In this module you will have an opportunity to:
- appreciate how a compiler for a high-level programming language works
- understand how programming language design is influenced by compiler structure and how computer architecture is influenced by the needs of compiled programs
- develop the technical skills needed for constructing practical compiler components, such as parsers, interpreters, semantic analysers, code generators and code optimisers
Upon successful completion of this module, you will be able to:
- use regular expressions and context-free grammars to specify programming language syntax
- explain how parsers and parser generators work
- use state of the art tools to implement a parser for a given grammar
- generate machine code from the internal representation of a program
- use static analysis to facilitate code and register optimisation
- explain the role of run-time systems in supporting program execution
This module cover the following topics:
- Lexical Analysis
- LL and LR Parsing
- Semantic Analysis
- Runtime memory organisation
- Code Generation
- Code Optimisation
The module aims to build your understanding through lively interactive classes, driven by exposure to principles, examples in various programming languages, interesting ideas, and provocative challenges. You will develop and test your understanding through unassessed, formative tutorial exercises, which will include examples of past exam paper questions. The course leads directly into a compiler laboratory exercise, which forms part of Computing Practical 2 that runs in parallel with the module. This close coupling between the module content and compiler laboratory exercise provides an opportunity for you to appreciate how the theoretical underpinnings of compiler design are put into practice.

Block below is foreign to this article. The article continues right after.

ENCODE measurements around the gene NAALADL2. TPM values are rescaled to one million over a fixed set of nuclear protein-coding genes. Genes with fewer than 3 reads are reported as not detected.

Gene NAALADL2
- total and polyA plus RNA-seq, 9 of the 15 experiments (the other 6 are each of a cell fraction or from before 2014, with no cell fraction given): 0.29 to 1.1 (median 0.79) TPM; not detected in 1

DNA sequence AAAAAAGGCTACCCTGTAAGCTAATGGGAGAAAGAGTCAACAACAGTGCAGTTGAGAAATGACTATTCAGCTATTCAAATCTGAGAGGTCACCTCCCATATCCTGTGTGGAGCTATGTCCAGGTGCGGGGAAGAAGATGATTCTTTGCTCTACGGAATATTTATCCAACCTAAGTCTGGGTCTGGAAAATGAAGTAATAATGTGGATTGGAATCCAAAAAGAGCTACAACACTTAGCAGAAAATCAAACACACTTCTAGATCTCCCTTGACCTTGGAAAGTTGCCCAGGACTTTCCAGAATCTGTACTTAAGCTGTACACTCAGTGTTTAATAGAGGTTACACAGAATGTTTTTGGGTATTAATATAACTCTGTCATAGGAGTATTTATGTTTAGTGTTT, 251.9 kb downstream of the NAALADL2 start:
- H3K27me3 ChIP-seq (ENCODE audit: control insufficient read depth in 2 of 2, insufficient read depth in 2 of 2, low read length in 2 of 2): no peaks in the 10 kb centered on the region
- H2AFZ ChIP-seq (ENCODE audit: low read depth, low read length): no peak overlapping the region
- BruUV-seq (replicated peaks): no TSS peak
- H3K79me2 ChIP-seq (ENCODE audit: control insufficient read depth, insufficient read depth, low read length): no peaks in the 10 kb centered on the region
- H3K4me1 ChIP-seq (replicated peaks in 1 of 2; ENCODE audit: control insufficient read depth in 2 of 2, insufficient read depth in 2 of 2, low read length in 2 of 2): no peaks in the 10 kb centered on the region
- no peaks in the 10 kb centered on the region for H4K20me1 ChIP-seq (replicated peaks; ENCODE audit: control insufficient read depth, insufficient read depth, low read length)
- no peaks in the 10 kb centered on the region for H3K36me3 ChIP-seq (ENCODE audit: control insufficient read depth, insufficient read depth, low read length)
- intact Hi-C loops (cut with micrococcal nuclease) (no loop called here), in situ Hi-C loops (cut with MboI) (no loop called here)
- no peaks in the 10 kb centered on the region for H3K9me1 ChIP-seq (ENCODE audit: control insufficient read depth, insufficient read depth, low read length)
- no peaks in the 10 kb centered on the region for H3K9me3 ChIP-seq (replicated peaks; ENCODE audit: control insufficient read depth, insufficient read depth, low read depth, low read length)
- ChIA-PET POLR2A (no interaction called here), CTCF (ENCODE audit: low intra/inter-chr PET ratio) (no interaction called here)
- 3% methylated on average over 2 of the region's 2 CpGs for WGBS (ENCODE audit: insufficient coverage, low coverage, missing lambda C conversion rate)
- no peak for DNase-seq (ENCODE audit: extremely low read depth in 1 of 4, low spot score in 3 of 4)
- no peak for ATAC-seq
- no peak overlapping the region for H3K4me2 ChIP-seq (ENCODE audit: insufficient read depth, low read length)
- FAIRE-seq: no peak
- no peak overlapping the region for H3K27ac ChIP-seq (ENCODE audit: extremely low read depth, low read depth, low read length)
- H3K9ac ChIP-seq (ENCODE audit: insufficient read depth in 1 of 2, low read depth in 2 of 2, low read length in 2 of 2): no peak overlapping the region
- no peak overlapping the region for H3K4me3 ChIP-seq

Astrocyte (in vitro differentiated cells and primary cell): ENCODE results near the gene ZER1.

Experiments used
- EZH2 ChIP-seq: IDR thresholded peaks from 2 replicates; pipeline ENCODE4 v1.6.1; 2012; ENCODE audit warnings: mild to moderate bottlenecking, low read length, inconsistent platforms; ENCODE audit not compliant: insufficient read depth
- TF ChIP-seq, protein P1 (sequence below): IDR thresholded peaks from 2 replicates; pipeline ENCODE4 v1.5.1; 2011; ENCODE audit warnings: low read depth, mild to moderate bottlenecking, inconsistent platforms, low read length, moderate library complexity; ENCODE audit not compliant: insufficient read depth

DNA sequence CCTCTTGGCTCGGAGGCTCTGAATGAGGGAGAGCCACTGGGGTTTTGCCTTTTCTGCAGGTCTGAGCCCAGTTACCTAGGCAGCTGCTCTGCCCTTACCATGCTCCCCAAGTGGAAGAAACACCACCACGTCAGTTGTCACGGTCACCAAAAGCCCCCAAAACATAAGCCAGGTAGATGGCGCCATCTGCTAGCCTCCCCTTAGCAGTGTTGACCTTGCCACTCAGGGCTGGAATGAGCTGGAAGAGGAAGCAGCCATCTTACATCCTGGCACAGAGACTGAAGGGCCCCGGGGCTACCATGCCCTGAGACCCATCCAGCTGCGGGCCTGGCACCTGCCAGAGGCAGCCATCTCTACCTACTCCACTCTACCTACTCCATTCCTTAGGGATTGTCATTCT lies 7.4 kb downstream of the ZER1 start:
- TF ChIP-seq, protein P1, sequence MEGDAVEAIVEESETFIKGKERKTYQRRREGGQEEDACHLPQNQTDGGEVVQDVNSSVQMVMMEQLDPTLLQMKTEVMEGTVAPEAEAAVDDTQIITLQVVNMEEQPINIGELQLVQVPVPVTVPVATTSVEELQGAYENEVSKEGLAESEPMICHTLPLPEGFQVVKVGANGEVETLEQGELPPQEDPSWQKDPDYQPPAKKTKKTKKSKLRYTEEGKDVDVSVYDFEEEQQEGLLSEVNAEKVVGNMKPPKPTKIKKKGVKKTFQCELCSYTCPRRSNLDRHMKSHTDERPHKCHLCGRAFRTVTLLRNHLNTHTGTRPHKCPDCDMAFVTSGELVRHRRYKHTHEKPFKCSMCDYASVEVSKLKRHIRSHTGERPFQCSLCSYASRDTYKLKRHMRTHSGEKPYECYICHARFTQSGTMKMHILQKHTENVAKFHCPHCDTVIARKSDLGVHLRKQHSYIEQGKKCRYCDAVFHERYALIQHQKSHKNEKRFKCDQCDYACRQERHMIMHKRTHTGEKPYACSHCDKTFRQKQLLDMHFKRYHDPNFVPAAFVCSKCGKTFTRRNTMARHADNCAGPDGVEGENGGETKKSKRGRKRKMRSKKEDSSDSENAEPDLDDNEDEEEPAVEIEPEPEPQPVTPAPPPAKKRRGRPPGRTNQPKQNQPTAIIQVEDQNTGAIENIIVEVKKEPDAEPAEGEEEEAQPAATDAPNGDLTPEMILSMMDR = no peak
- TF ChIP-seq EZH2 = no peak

There will be one practical coursework exercise that contributes 15% of the mark for the module. There will be a final written exam, which counts for the remaining 85% of the marks.
There will be detailed feedback on the coursework exercises which will include written feedback on your individual submission and in-class feedback explaining common pitfalls and suggestions for improvement.
Module leadersDr Naranker Dulay
Professor Paul Kelly